Prayer in the early days of the Church

Tertullian, an ecclesiastical author of the late second century, writes in one of his first treatises on prayer that “only prayer conquers God” (De oratione 29, 2). It’s a provocative phrase! But already in the Old Testament, the book of Sirach tells us that “The prayer of the humble pierces the clouds, and he will not be consoled until it reaches the Lord” (Sirach 35:17). In fact, prayer is above all a gift from God, as Evagrius Ponticus recalls in a Christian treatise on prayer written in the fourth century: “If you want to pray, you need God, who is the one who gives the gift of prayer” (De oratione 58). Prayer is a gift from God that needs to be cultivated.

When we pray, we are not alone. Even if we pray individually in a room, in a Church, or from Click To Pray, for example, we are always in communion with each other. Cyprian, Bishop of Carthage in the third century, affirms that Christian prayer is simultaneously spiritual, Christological – that is, capable of decentering us from ourselves to remain in Christ – and ecclesial. When we raise our hearts to God, we are united with the life of Christ and, there, we enter into prayerful communion with the praying Church. We are entering, we say today, into a Worldwide Network of Prayer.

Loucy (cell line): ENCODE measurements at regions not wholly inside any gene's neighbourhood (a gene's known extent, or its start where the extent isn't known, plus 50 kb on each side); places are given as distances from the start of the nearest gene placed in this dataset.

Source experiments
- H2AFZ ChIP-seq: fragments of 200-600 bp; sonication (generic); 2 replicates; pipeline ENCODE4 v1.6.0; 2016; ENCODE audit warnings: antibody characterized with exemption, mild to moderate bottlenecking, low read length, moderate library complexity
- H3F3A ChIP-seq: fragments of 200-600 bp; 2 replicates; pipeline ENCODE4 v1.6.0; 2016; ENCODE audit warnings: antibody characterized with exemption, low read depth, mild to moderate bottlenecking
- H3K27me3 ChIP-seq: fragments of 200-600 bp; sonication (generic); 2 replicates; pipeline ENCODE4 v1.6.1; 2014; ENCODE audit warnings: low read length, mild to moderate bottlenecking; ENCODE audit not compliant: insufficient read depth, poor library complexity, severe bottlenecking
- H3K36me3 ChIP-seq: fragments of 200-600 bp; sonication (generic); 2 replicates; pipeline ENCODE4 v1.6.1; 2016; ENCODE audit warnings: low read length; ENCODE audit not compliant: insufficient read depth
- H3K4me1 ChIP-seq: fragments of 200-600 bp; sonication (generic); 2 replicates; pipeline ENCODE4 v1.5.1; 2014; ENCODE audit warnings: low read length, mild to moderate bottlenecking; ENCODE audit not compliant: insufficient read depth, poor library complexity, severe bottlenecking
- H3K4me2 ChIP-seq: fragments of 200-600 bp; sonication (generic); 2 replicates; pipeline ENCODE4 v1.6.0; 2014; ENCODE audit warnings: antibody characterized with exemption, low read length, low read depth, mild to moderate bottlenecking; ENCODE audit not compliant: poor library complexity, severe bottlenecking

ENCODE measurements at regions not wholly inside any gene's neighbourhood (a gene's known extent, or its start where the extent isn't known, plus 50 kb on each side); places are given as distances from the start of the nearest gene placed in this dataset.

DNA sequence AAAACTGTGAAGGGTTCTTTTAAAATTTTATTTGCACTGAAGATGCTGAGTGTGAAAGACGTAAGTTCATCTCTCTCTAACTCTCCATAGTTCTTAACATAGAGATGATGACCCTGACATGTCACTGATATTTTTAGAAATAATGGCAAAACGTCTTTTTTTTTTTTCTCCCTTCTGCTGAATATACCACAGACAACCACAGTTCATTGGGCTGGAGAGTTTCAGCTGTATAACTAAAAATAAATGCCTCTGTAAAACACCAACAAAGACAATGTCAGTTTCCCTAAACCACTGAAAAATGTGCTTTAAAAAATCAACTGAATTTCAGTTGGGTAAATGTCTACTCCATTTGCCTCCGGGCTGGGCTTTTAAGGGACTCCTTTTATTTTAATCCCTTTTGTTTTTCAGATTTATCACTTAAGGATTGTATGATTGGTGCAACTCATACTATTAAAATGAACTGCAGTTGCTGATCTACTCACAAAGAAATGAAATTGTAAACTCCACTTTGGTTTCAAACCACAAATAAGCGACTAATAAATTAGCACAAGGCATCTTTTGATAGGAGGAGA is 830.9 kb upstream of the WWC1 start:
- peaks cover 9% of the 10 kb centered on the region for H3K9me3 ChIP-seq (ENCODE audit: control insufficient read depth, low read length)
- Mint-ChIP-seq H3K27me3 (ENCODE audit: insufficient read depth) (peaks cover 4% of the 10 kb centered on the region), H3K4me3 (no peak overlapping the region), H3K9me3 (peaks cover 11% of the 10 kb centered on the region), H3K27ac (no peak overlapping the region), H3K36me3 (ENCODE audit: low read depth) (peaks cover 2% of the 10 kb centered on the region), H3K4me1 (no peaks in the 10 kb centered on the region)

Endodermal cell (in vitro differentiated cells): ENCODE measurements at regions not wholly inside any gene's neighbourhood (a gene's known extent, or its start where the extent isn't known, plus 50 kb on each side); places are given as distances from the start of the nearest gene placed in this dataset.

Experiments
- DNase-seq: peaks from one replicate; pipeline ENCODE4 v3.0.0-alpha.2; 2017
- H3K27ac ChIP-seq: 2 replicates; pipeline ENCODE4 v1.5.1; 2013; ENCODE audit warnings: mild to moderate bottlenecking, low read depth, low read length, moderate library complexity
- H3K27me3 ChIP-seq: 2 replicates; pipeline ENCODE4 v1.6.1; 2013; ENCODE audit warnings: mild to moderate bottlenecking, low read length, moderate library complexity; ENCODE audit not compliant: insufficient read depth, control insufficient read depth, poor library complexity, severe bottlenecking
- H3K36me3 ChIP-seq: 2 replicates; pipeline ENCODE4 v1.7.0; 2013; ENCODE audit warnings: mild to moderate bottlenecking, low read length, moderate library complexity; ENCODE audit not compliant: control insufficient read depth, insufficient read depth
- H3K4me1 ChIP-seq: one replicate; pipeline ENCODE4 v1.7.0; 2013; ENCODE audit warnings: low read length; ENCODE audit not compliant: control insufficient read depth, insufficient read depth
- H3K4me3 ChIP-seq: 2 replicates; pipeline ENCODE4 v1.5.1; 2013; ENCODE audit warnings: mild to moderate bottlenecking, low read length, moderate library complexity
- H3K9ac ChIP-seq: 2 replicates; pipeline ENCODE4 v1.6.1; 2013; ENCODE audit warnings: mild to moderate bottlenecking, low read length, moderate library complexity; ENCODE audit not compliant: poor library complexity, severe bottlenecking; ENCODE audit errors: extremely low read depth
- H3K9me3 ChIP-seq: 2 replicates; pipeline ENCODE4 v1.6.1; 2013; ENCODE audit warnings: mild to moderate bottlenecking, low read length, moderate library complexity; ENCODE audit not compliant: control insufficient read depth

John Cassian, a 5th-century master of prayer, tells us that it is possible to reach a “state of prayer” when it nourishes our inner life and directs it directly towards God. To get there, you need to follow a path that requires discipline and dedication. It is not always easy and obvious to find a way to pray. But perseverance in prayer always bears fruit. It is also this author who warns in his Conferences that “in the spiritual life, not progressing is equivalent to regressing” (Conlationes VI, 14). To this end, he uses the image of a boat that must strive to overcome the impetuous current of the river with the incessant use of the oars if it wants to reach its highest point; if he lowers his arms, he is carried by the flow of the current towards the lower part of the river and stays away from the source. For this reason, “no virtue is achieved without effort” (Conlationes VII, 6).

Let us ask the Lord for the gift of prayer so that we can pray without ceasing, as Saint Paul does (cf. 1 Thess 5:17), so that our heart may be in tune with the Heart of Jesus.

Fr. Antonio S’Antana, SJ

Pope’s Worldwide Prayer Network (Portugal)

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